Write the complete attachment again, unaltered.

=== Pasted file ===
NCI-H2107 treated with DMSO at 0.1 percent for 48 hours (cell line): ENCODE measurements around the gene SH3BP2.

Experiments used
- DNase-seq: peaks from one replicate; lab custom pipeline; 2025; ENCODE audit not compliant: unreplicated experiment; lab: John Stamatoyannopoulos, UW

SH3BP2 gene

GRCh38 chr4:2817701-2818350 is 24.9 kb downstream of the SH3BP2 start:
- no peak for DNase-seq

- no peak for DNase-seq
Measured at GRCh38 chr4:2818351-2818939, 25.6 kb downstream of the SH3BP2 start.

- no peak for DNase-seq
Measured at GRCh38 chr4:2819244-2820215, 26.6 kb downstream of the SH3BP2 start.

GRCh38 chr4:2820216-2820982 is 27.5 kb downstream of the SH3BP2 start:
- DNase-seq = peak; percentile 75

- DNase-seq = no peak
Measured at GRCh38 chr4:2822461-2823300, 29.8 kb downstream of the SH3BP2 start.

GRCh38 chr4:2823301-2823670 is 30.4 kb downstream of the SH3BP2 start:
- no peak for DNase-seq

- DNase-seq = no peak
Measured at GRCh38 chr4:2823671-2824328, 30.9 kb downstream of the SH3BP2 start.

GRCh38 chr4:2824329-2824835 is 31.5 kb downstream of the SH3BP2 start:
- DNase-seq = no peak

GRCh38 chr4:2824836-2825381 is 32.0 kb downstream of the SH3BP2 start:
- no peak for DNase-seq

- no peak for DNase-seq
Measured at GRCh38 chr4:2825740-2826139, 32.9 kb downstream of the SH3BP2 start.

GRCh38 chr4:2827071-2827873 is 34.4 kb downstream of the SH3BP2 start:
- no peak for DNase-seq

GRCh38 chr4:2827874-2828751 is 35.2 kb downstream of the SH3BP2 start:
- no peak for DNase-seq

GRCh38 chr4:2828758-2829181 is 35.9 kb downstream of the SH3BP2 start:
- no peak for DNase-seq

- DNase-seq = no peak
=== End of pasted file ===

NCI-H2107 treated with DMSO at 0.1 percent for 48 hours (cell line): ENCODE measurements around the gene SH3BP2.

Experiments used
- DNase-seq: peaks from one replicate; lab custom pipeline; 2025; ENCODE audit not compliant: unreplicated experiment; lab: John Stamatoyannopoulos, UW

SH3BP2 gene

GRCh38 chr4:2817701-2818350 is 24.9 kb downstream of the SH3BP2 start:
- no peak for DNase-seq

- no peak for DNase-seq
Measured at GRCh38 chr4:2818351-2818939, 25.6 kb downstream of the SH3BP2 start.

- no peak for DNase-seq
Measured at GRCh38 chr4:2819244-2820215, 26.6 kb downstream of the SH3BP2 start.

GRCh38 chr4:2820216-2820982 is 27.5 kb downstream of the SH3BP2 start:
- DNase-seq = peak; percentile 75

- DNase-seq = no peak
Measured at GRCh38 chr4:2822461-2823300, 29.8 kb downstream of the SH3BP2 start.

GRCh38 chr4:2823301-2823670 is 30.4 kb downstream of the SH3BP2 start:
- no peak for DNase-seq

- DNase-seq = no peak
Measured at GRCh38 chr4:2823671-2824328, 30.9 kb downstream of the SH3BP2 start.

GRCh38 chr4:2824329-2824835 is 31.5 kb downstream of the SH3BP2 start:
- DNase-seq = no peak

GRCh38 chr4:2824836-2825381 is 32.0 kb downstream of the SH3BP2 start:
- no peak for DNase-seq

- no peak for DNase-seq
Measured at GRCh38 chr4:2825740-2826139, 32.9 kb downstream of the SH3BP2 start.

GRCh38 chr4:2827071-2827873 is 34.4 kb downstream of the SH3BP2 start:
- no peak for DNase-seq

GRCh38 chr4:2827874-2828751 is 35.2 kb downstream of the SH3BP2 start:
- no peak for DNase-seq

GRCh38 chr4:2828758-2829181 is 35.9 kb downstream of the SH3BP2 start:
- no peak for DNase-seq

- DNase-seq = no peak